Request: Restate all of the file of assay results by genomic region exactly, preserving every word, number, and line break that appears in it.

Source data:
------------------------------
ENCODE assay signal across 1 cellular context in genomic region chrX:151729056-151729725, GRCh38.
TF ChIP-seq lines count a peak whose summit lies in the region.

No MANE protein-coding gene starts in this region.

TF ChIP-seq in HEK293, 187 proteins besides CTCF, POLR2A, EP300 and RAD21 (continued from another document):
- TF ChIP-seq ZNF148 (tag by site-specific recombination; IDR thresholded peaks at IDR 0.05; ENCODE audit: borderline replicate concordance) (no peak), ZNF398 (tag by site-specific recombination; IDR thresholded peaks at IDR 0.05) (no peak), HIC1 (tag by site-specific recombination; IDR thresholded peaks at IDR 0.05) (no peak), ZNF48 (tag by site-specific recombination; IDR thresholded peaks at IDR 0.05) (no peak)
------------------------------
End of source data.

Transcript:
ENCODE assay signal across 1 cellular context in genomic region chrX:151729056-151729725, GRCh38.
TF ChIP-seq lines count a peak whose summit lies in the region.

No MANE protein-coding gene starts in this region.

TF ChIP-seq in HEK293, 187 proteins besides CTCF, POLR2A, EP300 and RAD21 (continued from another document):
- TF ChIP-seq ZNF148 (tag by site-specific recombination; IDR thresholded peaks at IDR 0.05; ENCODE audit: borderline replicate concordance) (no peak), ZNF398 (tag by site-specific recombination; IDR thresholded peaks at IDR 0.05) (no peak), HIC1 (tag by site-specific recombination; IDR thresholded peaks at IDR 0.05) (no peak), ZNF48 (tag by site-specific recombination; IDR thresholded peaks at IDR 0.05) (no peak)